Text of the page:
A Derry woman who is challenging a court ruling, that she is a British citizen and not Irish, is taking her campaign to the United States claims this contravenes the Good Friday Agreement.
Emma DeSouza is set to travel to Washington, New York, Philadelphia and Boston next week on a 10-day trip in a bid to highlight what she describes as the British Government's failure to give domestic legal effect to the birthright provisions of the Good Friday Agreement.
DeSouza argues that citizens in Northern Ireland should have the birthright to self-identify as Irish.
The Derry-native won a case against the UK Home Office in 2017 with the presiding judge ruling that the "Good Friday Agreement supersedes British domestic law." The Home Office had deemed she was British when her American husband, Jake, applied for a European Economic Area residency card.
I'll be taking this issue to the US in Feb, stopping in Washington, Philadelphia, New York & Boston to meet & engage with members of Congress, rights groups & Irish associations.
It will take the support of many to bring pressure to bear on the UK to fully implement the GFA. pic.twitter.com/5OCOwiJllc— Emma DeSouza (@EmmandJDeSouza) January 17, 2020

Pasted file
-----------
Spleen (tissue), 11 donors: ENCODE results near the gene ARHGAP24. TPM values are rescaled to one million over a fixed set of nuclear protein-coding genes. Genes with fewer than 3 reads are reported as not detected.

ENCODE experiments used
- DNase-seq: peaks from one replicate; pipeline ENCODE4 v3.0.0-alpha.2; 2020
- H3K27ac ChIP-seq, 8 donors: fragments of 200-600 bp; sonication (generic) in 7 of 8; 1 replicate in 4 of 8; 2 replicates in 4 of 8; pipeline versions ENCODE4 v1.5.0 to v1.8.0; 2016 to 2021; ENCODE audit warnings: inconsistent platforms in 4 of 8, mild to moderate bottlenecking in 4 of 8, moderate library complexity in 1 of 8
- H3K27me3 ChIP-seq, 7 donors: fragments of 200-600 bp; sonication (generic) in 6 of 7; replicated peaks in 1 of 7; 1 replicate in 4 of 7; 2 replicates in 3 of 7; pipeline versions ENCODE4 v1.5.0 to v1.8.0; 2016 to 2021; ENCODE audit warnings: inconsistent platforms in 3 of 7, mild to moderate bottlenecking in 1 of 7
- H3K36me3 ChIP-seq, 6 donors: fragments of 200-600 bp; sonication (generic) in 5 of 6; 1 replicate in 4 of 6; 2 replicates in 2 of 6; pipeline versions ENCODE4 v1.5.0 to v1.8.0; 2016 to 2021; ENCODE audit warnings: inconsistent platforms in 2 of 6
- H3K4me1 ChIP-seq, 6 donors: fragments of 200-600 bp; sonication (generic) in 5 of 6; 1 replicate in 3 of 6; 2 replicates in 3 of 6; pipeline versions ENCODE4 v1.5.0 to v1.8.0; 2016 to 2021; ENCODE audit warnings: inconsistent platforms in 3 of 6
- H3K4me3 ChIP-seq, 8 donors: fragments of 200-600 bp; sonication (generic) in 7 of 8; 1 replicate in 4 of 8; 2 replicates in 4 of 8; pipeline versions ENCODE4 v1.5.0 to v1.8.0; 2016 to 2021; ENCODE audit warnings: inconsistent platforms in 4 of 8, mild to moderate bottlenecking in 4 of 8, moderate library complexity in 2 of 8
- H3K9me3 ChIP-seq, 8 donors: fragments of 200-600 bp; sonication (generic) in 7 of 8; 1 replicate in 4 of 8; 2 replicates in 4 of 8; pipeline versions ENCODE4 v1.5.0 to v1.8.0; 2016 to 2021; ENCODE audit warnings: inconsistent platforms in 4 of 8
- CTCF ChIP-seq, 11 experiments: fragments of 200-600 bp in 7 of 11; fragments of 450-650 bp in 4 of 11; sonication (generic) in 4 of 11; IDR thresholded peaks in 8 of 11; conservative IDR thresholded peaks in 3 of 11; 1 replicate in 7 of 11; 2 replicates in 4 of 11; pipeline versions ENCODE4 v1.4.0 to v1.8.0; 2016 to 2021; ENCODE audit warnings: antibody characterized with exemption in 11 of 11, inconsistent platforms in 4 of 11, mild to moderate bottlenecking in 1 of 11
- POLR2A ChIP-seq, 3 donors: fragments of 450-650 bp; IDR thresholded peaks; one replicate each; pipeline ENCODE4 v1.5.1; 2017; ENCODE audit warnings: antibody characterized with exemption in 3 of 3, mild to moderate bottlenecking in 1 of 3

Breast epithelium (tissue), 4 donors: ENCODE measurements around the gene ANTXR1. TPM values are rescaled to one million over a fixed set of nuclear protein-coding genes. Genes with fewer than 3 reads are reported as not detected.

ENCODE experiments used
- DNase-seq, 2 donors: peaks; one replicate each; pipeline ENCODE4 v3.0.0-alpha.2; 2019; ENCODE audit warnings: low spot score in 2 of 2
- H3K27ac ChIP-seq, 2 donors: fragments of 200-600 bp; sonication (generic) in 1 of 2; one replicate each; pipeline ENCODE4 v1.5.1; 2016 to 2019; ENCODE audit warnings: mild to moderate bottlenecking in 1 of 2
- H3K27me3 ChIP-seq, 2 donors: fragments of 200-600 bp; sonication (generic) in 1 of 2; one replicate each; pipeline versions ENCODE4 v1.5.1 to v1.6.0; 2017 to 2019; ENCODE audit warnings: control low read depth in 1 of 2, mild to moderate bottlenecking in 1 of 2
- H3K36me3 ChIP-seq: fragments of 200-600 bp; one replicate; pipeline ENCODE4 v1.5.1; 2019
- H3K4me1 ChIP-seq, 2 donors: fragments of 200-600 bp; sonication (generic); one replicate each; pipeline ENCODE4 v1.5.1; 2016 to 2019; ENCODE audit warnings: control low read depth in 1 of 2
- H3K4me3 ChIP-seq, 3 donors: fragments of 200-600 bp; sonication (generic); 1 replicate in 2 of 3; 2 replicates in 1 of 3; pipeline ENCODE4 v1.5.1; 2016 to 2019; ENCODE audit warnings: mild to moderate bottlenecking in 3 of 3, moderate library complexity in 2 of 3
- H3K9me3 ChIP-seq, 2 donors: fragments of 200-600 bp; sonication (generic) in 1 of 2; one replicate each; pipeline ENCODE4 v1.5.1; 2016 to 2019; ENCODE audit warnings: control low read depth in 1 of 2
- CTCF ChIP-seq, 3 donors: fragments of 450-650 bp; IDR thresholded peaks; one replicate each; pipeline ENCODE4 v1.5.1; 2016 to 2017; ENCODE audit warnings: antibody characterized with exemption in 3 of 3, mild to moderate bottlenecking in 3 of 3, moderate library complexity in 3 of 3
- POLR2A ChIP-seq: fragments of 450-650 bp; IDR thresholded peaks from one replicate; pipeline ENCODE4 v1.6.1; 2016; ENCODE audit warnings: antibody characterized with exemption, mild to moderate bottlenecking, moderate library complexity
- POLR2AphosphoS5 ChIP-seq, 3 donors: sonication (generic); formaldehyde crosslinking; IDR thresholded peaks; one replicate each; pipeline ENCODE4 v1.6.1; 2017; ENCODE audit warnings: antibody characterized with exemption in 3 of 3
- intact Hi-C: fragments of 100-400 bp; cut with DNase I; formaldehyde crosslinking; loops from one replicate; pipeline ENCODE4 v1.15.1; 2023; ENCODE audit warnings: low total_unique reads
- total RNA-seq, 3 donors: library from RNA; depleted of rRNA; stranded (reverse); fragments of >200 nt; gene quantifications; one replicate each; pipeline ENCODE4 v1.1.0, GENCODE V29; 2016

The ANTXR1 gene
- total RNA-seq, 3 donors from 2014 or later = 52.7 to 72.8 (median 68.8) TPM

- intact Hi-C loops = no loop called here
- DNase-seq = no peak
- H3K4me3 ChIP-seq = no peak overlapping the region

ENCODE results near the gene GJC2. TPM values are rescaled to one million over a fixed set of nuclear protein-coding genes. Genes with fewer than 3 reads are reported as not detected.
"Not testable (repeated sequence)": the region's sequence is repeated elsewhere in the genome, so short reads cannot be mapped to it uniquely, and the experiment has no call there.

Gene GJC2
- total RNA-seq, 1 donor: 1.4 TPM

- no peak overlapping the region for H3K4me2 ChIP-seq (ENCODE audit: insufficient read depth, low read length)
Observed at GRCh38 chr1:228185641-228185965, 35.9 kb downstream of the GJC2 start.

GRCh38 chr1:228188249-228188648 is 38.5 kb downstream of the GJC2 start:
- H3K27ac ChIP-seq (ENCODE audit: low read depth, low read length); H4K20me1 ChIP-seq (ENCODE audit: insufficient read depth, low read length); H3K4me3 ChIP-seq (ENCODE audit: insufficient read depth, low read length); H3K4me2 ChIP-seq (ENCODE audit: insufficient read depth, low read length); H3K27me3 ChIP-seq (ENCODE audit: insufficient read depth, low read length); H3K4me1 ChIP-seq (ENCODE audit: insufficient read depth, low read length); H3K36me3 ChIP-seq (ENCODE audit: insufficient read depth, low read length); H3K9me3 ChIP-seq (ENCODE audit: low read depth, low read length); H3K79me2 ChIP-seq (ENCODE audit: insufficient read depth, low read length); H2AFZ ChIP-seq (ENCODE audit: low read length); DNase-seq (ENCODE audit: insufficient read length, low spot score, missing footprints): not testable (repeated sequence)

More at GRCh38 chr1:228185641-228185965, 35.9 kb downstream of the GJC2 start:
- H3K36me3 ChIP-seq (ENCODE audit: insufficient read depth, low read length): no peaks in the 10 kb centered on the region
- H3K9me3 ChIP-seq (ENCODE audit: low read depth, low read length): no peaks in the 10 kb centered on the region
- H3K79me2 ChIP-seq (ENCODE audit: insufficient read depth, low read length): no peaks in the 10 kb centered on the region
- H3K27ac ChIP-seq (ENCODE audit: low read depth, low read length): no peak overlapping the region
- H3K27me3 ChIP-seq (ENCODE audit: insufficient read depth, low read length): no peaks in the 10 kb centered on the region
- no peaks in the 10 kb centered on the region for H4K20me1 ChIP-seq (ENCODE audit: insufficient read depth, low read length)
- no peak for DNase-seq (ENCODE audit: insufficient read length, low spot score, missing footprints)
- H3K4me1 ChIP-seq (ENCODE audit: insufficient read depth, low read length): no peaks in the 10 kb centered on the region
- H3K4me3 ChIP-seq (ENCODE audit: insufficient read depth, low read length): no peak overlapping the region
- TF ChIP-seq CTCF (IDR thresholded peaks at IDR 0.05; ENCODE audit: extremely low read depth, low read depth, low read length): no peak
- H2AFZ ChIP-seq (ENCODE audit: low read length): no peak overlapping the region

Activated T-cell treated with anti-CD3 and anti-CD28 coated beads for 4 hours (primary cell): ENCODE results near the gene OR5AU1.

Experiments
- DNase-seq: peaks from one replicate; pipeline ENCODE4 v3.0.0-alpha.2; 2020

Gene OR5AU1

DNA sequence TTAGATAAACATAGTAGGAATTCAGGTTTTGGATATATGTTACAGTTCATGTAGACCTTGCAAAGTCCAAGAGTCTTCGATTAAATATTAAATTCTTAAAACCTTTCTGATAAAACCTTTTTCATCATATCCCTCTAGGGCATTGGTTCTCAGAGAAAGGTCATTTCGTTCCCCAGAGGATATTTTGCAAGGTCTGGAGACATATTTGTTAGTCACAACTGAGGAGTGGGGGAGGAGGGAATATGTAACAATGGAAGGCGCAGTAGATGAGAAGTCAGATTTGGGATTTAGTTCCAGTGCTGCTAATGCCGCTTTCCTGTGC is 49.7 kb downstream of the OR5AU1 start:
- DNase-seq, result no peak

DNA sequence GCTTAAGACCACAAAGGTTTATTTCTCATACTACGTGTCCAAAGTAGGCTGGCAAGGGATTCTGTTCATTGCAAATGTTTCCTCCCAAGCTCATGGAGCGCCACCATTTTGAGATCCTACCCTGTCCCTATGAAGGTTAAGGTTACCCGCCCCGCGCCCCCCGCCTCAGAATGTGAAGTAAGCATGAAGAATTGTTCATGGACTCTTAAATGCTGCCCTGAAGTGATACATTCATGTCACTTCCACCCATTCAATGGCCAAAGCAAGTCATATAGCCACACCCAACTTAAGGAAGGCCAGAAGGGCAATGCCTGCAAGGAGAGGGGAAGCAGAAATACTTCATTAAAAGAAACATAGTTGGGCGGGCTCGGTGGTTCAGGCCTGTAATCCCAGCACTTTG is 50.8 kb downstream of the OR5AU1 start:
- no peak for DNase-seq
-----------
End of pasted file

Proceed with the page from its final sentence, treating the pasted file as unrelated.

However, the UK Home Office, after years of legal dispute, successfully argued that Northern Irish citizens have no right to choose their nationality, rather they are permitted on a personal level to identify as Irish. The Home Office states that they are British at birth.
On Oct. 14, an immigration tribunal ruled that the people of Northern Ireland remain British citizens even if they identify as Irish.
DeSouza is traveling to the US to fight that decision.
"Fundamental change is required and political pressure must be brought to bear on the British government," she said.
According to the Irish Government, the Citizenship and Identity provisions of the Good Friday Agreement are central to the Good Friday Agreement.
DeSouza will meet members of the US Congress on Capitol Hill to seek a resolution calling on the British Government to give full legal effect to the birthright entitlement of people of Northern Ireland to choose to be British or Irish, or both.
She will also address Dan Mulhall, Irish Ambassador to the United States and the Ad Hoc Committee to Protect the Good Friday Agreement.
Her stance is supported by Taoiseach Leo Varadkar who said in the Dáil that DeSouza is an "Irish citizen."